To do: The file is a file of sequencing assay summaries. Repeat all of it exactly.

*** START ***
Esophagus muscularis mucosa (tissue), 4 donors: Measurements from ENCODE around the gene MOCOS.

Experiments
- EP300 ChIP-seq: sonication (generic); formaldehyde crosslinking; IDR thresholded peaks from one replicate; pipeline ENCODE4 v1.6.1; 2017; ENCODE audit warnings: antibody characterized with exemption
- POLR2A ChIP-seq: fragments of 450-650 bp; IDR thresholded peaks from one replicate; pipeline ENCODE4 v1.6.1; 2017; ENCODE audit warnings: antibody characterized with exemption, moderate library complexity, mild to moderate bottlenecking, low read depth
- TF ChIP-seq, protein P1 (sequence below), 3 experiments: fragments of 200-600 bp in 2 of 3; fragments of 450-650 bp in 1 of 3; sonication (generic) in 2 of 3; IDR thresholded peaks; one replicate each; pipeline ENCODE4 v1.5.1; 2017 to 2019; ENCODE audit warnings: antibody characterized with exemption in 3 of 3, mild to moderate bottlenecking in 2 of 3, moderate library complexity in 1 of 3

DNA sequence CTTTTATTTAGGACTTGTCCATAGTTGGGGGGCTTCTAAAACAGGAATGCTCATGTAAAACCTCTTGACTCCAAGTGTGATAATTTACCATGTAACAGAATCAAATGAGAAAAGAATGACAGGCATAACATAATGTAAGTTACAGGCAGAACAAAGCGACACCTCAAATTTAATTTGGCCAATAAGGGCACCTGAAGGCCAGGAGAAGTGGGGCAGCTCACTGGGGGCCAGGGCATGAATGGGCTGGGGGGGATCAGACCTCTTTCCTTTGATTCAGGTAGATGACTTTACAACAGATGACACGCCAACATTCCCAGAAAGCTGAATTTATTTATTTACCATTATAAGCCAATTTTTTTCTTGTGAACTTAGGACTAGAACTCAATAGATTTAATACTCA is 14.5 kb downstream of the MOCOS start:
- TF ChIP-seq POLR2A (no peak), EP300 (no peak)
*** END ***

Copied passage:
Esophagus muscularis mucosa (tissue), 4 donors: Measurements from ENCODE around the gene MOCOS.

Experiments
- EP300 ChIP-seq: sonication (generic); formaldehyde crosslinking; IDR thresholded peaks from one replicate; pipeline ENCODE4 v1.6.1; 2017; ENCODE audit warnings: antibody characterized with exemption
- POLR2A ChIP-seq: fragments of 450-650 bp; IDR thresholded peaks from one replicate; pipeline ENCODE4 v1.6.1; 2017; ENCODE audit warnings: antibody characterized with exemption, moderate library complexity, mild to moderate bottlenecking, low read depth
- TF ChIP-seq, protein P1 (sequence below), 3 experiments: fragments of 200-600 bp in 2 of 3; fragments of 450-650 bp in 1 of 3; sonication (generic) in 2 of 3; IDR thresholded peaks; one replicate each; pipeline ENCODE4 v1.5.1; 2017 to 2019; ENCODE audit warnings: antibody characterized with exemption in 3 of 3, mild to moderate bottlenecking in 2 of 3, moderate library complexity in 1 of 3

DNA sequence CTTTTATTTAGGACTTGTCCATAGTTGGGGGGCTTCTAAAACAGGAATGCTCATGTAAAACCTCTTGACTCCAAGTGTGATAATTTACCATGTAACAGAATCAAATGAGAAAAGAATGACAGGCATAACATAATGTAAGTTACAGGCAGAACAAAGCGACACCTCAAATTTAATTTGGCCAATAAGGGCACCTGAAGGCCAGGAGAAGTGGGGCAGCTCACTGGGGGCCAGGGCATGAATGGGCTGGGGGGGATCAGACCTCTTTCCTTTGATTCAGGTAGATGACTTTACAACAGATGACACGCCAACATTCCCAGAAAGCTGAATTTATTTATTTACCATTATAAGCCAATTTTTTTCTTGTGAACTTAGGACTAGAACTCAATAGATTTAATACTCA is 14.5 kb downstream of the MOCOS start:
- TF ChIP-seq POLR2A (no peak), EP300 (no peak)